Since mid-April, about 5.25 million people have left their homes and fled to other parts of Sudan or to neighboring countries, including Central African Republic, Chad, Egypt and South Sudan. More than 4.1 million people are displaced within Sudan, the majority of whom (69 percent) are originally from Khartoum,[xiii] while more than one million people have crossed into neighboring countries.[xiv] Sudan now has the highest number of internally displaced people (IDPs) globally, as this number has nearly doubled since conflict began to include nearly 7.1 million people, 3.3 million of which are children.[xv]
As the number of people in Sudan in need of humanitarian assistance increased by 30 percent to nearly 14.1 million since the beginning of the conflict, the ability of agencies to deliver this much-needed aid has decreased. At least 19 humanitarian workers have been killed, making Sudan “one of the most dangerous countries in the world to be a humanitarian,” according to the UN High Commissioner of Human Rights.[xvi]
This conflict-induced insecurity, fueled in part by the particularly devastating impact on humanitarian access by explosive weapons use, has caused aid agencies in Sudan to scale down programmes and evacuate staff into safer parts of the country.
Areas where fighting continues in Central Darfur have been particularly challenging. In early September, the UN Office for the Coordination of Humanitarian Affairs (OCHA) had unconfirmed reports from community leaders that hundreds of people were killed and injured in IDP camps across the region.[xvii] In one incident, a journalist was killed when the Hasaheisa IDP Camp was shelled. In South Darfur, three refugees were killed by shelling of their camp in April shortly after conflict erupted, leaving the camp with a shortage of water, food and medicine.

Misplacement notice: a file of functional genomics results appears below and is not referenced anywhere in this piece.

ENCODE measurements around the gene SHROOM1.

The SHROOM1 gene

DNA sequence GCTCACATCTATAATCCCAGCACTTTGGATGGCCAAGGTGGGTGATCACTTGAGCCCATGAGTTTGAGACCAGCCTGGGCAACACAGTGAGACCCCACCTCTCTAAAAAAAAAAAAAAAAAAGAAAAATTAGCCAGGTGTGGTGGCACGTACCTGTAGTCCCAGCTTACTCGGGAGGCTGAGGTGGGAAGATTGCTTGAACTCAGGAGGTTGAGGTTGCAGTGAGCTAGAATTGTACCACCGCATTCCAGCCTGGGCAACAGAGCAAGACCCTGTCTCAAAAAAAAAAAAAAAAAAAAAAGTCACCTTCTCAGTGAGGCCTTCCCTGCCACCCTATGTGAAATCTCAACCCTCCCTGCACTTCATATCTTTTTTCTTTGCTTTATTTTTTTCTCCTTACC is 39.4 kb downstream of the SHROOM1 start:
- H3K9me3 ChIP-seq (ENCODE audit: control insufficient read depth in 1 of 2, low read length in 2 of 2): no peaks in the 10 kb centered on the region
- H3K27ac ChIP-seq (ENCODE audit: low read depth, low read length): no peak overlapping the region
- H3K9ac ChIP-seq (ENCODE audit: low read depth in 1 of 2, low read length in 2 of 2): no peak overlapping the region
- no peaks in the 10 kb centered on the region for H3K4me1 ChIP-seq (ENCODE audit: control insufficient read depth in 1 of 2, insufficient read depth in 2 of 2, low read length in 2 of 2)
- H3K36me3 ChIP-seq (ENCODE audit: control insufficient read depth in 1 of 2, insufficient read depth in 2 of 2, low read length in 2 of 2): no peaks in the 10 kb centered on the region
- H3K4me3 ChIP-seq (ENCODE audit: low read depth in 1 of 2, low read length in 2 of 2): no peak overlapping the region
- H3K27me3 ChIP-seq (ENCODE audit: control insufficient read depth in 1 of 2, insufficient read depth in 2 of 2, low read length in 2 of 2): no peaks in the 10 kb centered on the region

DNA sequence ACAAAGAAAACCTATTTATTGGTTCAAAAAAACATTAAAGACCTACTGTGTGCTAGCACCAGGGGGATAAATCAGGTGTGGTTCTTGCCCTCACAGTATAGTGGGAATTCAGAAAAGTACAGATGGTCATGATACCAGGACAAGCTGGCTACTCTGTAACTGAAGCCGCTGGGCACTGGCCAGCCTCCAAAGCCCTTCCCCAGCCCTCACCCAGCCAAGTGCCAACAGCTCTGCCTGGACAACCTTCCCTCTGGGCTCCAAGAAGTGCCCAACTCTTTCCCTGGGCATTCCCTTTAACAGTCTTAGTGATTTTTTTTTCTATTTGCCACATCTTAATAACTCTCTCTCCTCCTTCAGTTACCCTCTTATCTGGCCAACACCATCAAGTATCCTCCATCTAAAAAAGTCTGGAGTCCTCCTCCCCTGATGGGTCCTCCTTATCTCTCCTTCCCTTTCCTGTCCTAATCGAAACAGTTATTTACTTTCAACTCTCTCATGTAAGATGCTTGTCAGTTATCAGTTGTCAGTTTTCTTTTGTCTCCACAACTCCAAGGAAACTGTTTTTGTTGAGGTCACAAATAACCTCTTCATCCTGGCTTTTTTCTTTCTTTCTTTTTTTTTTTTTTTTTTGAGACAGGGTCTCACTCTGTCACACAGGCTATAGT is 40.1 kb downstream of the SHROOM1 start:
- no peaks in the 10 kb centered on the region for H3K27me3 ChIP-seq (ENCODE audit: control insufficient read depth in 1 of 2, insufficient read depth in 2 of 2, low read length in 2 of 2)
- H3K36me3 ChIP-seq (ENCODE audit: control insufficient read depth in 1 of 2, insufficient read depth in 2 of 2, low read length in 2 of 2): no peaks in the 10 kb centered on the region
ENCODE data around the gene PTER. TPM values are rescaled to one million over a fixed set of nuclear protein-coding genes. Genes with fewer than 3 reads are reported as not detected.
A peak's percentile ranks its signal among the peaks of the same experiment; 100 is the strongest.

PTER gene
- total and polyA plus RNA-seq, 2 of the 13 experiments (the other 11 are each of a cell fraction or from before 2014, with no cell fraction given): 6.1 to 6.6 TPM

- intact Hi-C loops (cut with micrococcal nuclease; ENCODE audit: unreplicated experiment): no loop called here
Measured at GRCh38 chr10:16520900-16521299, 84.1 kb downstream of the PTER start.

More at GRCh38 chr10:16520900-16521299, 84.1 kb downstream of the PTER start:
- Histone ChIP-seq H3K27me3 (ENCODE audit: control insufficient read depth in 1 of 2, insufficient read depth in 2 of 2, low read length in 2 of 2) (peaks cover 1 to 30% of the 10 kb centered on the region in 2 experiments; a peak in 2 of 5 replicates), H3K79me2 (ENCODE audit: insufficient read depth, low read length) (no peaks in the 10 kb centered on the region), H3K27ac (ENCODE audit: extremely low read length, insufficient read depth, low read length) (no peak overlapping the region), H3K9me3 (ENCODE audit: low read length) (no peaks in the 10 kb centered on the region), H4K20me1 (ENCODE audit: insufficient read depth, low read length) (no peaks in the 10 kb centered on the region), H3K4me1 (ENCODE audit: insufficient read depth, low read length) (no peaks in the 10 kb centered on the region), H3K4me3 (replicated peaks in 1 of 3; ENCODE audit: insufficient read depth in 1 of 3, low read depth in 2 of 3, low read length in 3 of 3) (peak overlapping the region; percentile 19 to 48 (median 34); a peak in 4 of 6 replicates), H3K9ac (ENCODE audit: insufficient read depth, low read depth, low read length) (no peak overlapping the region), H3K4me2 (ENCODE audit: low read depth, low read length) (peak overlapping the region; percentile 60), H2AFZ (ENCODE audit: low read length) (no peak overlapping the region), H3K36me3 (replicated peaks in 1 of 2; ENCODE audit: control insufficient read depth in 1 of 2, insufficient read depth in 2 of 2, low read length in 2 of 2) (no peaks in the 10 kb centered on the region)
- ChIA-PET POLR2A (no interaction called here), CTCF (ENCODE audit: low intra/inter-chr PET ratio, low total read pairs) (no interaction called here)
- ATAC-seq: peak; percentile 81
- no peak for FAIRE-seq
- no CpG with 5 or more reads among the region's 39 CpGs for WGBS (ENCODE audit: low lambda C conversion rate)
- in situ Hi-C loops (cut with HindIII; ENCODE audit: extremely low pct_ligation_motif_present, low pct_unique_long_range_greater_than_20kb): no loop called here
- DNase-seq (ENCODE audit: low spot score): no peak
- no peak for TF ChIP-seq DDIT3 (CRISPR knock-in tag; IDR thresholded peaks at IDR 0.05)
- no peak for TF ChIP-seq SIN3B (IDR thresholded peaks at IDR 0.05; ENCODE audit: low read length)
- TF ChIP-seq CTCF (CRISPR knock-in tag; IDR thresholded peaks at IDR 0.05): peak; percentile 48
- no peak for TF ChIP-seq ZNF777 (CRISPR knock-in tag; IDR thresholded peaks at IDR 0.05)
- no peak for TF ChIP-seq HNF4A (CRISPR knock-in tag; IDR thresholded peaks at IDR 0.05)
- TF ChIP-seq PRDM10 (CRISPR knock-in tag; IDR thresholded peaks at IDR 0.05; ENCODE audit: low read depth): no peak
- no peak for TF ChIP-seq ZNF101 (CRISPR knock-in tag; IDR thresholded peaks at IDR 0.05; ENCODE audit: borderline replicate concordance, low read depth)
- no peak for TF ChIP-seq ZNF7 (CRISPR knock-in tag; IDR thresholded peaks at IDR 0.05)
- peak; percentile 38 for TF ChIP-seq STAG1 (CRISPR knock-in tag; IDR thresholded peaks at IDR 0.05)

The reverberating impacts of conflict in Sudan will likely drive 20.3 million people into high levels of food insecurity between July and September 2023, according to the Integrated Food Security Phase Classification (IPC), with the highest percentages of food insecurity concentrated in areas most affected by the conflict.[xviii] In Sudan, increased food insecurity is also driven in part by water scarcity, as lack of water can drive up food prices and the consumption of unsafe drinking water can aggravate conditions such as malnutrition.
Fighting in Sudan’s towns and cities contributes directly to increased food insecurity. Between 15 April and 14 September 2023, Insecurity Insight recorded at least 26 incidents in which explosive weapons reportedly affected food security in Sudan. Most frequently, these incidents involved airstrikes, shelling and artillery strikes on markets.
The use of explosive weapons in fighting between the SAF and RSF in Sudan has resulted in unexploded ordnance left in the country’s towns and cities. In Nyala city, in South Darfur, for example, civilians have been put at increased risk from unexploded ordnance found on public roads and in residential neighbourhoods.[xix] This includes unexploded artillery shells, mortars, air-dropped bombs, and anti-aircraft weapons, according to the UN Mice Action Service (UNMAS).[xx]